Fig. 3: Dynamic change of bacterial community types (DMM clusters) in respiratory tract and gut of patients with mild COVID-19.
figure3

Covariation dynamics of throat and gut microbial communities of 13 COVID-19 patients. Filled circles indicate the presence of microbial community types. Positive or Negative detections of SARS–CoV-2 in gut or throat are implicated by + or − symbols, respectively. Age (years) of each COVID-19 adult was shown in brackets.

We further selected the top indicator bacteria with >0.5 indicator values from each community type (Figs. 1d and 2d) and several major core functional bacteria (e.g., Faecalibacterium, Lactobacillus, and Bifidobacterium) in gut as the representative bacteria to assess their dynamic changes in relative abundance over time (Fig. 4). In general, the relative abundance of Bifidobacterium, Lactobacillus and/or Faecalibacterium appeared to be negatively associated with the relative abundance of the opportunistic pathogens (e.g., Rothia and Neisseria), especially in the gut microbiome. An obvious decrease in the relative abundance of opportunistic pathogenic bacteria was accompanied by an increase in the relative abundance of resident commensals Bacteroides in gut microbiome over time in five patients having three or more longitudinal samples (Fig. 4 and Supplementary Figs. S4 and S7). Moreover, a substantially decreased abundance of Pseudomonas was observed in both organs in another two patients (p23 and p29). The relative abundance of Pseudomonas increased only in the gut of patient p07 accompanied by a decreasing bacterial diversity (Fig. 4 and Supplementary Fig. S6).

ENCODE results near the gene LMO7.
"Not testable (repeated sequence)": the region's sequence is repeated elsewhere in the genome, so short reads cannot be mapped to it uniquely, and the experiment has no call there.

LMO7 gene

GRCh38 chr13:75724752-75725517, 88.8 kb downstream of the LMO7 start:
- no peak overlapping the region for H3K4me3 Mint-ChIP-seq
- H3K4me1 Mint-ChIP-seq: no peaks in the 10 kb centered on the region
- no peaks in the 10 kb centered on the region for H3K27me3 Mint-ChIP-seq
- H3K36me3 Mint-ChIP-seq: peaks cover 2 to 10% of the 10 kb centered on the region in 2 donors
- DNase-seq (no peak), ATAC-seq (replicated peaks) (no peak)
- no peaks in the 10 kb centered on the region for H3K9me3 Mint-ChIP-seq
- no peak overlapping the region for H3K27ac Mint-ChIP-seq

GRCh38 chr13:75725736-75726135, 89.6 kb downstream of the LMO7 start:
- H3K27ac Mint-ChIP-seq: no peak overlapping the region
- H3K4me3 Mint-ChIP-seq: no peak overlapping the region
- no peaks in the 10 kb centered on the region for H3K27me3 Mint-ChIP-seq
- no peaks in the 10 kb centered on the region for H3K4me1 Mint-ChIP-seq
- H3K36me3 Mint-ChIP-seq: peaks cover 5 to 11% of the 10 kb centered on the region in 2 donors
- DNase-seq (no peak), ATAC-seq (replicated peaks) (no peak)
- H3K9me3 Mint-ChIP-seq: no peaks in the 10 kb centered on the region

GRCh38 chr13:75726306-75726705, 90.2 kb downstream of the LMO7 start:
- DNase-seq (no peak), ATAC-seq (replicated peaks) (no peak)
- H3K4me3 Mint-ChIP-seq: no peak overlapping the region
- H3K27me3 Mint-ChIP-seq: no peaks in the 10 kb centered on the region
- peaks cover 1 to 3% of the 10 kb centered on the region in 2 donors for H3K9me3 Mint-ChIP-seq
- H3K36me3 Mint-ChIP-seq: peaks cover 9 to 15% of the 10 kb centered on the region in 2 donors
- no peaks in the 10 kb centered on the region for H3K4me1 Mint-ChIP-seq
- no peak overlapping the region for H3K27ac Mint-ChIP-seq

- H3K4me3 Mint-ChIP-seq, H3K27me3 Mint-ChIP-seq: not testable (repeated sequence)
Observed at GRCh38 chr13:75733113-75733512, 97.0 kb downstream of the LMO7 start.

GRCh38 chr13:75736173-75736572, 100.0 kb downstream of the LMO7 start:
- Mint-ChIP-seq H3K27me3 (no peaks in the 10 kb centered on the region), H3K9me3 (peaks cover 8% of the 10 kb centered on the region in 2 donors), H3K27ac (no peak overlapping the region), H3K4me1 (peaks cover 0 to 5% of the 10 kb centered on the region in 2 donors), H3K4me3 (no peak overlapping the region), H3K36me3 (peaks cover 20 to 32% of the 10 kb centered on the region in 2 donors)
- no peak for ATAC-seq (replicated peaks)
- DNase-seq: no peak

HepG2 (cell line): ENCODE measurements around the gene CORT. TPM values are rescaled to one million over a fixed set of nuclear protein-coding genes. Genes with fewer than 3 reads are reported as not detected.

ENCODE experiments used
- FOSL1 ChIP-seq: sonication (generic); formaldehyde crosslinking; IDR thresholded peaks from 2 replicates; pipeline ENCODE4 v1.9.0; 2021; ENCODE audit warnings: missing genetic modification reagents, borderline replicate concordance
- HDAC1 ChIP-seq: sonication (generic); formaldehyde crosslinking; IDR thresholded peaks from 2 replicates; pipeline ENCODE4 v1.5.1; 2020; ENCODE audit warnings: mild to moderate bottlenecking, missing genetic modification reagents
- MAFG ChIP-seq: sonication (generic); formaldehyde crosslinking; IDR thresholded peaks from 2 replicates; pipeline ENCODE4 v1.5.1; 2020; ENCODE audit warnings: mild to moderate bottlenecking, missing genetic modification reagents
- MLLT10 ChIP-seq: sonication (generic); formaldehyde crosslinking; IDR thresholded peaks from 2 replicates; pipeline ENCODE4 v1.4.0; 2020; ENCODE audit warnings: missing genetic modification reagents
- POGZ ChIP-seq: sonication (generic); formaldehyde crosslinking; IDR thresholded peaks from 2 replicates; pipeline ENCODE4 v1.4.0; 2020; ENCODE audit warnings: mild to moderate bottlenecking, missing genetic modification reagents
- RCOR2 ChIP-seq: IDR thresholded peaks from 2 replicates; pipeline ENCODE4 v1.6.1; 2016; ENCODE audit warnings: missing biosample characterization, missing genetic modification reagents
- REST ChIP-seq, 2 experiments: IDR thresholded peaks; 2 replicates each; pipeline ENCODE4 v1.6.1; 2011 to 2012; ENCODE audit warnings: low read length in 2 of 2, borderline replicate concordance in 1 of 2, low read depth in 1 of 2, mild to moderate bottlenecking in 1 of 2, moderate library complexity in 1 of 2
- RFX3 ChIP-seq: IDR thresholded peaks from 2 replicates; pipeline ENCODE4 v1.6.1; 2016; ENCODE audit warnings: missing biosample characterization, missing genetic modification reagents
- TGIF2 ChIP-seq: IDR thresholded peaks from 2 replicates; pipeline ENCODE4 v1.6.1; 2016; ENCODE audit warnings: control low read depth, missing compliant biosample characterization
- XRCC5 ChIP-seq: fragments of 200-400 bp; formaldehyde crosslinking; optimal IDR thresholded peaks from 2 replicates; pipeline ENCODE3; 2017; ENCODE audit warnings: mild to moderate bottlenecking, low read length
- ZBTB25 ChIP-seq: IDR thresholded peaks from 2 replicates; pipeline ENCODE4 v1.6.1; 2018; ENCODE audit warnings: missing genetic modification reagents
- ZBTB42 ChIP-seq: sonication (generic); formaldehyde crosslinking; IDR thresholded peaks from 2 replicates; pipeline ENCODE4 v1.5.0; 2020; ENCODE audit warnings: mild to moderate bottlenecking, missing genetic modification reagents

Fig. 4: Dynamic change of 12 key taxa in respiratory tract and gut of patients with mild COVID-19.
figure4